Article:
Hold onto your headphones because if music’s boundaries weren’t already severely pushed by Mouse on Mars’ hybridized electronic sound then they’ve just got a whole lot more blurred with their new project, a collaboration with The Fall frontman Mark E. Smith. It’s called Von Südenfed and their new album, Tromatic Reflexxions, is more complex than you’d think (read the DiS review here). A messed up disco record with glitch beats and cut-up adventures into identity crisis, the record’s the product of an odd pairing, for sure. But as DiS’s Richard MacFarlane discovers after speaking to MoM’s Jan St Werner, there’s a lot more hidden beneath the long-player’s surface.
Richard MacFarlane: How did the whole project come about?
Jan St Werner: I don't really know how we started, it just happened. There was interest from both sides to do something that we both hadn’t done yet, be that as The Fall or Mouse on Mars. The project actually started when we really deliberately agreed on giving it its own name, not Mouse on Mars feat. Mark E Smith, or The Fall being messed up; we intended to give it its own space. The first meeting was at a gig of MoM in London – Mark came to see the show and liked, it so we stayed in touch. He came to the studio at some point and new recorded a session that we used as a basic material for the album.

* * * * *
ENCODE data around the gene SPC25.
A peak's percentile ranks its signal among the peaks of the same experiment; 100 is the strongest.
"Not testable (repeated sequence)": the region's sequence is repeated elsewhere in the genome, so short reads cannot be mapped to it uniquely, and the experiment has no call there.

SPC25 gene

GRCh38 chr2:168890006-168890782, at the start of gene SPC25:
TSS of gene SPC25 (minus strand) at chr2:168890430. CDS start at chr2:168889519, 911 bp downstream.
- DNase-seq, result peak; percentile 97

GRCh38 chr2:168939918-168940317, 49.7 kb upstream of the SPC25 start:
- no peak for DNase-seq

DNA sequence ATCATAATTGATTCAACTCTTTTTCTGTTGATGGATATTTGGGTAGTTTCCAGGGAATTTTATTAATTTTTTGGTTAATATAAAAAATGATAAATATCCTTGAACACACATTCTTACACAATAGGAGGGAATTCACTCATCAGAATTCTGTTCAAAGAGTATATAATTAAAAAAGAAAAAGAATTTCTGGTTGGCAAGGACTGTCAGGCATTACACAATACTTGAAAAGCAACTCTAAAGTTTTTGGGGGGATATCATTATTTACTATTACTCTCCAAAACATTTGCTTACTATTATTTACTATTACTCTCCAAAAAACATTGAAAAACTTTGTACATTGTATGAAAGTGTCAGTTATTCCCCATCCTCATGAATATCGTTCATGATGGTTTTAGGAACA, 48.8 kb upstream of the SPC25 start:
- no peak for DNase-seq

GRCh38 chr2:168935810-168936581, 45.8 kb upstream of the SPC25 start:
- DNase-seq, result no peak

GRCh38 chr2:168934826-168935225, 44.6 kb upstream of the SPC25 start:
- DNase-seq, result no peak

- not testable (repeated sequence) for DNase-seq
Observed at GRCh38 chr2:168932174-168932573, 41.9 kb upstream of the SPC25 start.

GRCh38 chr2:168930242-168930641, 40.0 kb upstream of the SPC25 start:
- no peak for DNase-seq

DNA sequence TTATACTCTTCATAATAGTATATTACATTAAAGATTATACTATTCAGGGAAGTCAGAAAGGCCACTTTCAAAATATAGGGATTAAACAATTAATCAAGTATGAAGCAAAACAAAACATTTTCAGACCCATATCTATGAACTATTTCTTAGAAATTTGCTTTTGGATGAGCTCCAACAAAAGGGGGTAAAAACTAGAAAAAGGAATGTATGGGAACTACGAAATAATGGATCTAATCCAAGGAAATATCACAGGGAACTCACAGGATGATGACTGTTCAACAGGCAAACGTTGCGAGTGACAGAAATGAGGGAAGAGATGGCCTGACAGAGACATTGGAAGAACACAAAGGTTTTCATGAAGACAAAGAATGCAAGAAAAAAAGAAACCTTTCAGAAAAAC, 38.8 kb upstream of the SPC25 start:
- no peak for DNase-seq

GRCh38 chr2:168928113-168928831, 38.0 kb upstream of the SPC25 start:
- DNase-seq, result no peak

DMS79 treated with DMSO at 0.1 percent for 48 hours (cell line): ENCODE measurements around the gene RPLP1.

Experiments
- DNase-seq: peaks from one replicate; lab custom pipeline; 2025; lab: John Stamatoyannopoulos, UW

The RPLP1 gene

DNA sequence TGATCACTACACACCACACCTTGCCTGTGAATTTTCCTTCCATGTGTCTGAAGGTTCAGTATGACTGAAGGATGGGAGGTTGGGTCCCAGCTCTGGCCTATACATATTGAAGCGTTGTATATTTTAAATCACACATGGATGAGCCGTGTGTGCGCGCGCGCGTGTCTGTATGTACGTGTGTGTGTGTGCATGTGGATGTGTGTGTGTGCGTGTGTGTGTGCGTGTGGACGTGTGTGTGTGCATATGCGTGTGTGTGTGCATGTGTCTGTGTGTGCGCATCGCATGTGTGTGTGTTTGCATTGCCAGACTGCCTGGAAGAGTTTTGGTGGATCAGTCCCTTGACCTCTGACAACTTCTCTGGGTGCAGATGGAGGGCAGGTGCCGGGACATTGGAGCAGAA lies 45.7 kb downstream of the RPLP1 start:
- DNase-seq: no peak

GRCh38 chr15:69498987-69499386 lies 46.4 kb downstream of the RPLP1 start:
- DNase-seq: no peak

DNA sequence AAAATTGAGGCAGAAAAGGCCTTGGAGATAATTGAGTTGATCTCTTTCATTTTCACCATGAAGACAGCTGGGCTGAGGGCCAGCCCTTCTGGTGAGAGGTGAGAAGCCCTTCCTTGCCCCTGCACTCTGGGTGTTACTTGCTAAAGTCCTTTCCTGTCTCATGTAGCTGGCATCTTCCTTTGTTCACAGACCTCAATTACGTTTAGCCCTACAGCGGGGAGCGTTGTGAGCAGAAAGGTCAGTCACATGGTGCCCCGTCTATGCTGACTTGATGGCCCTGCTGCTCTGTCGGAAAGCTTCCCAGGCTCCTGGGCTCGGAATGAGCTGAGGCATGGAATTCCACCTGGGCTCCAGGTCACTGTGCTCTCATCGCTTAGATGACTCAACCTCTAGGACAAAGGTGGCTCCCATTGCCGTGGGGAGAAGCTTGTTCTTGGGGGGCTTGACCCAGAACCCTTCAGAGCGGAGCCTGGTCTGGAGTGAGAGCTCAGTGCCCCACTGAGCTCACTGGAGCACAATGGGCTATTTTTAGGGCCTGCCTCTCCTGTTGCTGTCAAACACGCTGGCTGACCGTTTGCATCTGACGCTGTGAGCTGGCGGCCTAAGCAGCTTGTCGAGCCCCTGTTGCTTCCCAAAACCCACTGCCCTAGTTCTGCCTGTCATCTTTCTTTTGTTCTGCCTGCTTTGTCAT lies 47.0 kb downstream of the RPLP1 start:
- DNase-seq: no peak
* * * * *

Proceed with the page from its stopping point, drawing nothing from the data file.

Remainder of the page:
So, it’s a very separate entity: was it an equal exchange during the record’s creation?
Yeah, well, there’s no other way. Mark is not someone whom you can just give a track and just say, “Do it this way.” I mean, you could, but the result would be very different. The interesting thing about this was that it involved all three of us – each one contributed his own ideas in his own way. We all have different ways of contributing. Mark, as a ‘non-musician’, he was like: “I’m not a musician, you are, you can do this, and you can do that.” But that, that’s his trick. That’s his magic.
Would it be fair to say he calls himself an ‘anti-musician’?
Hmm, I’m not sure if he’s an anti-musician; it’s just that he’s not a musician. It gives him this outside perspective in judging things in a different way which I think is really important because if you are a musician you usually get caught up in being a virtuous or whatever, just being that person with that instrument or that melodic scale in mind. Not being a musician gave Mark a certain freedom to decide things in a different way – they still turn out musically, but they’re just not decided from a purely musical point of view. I think that’s a very good twist that he had on the whole project.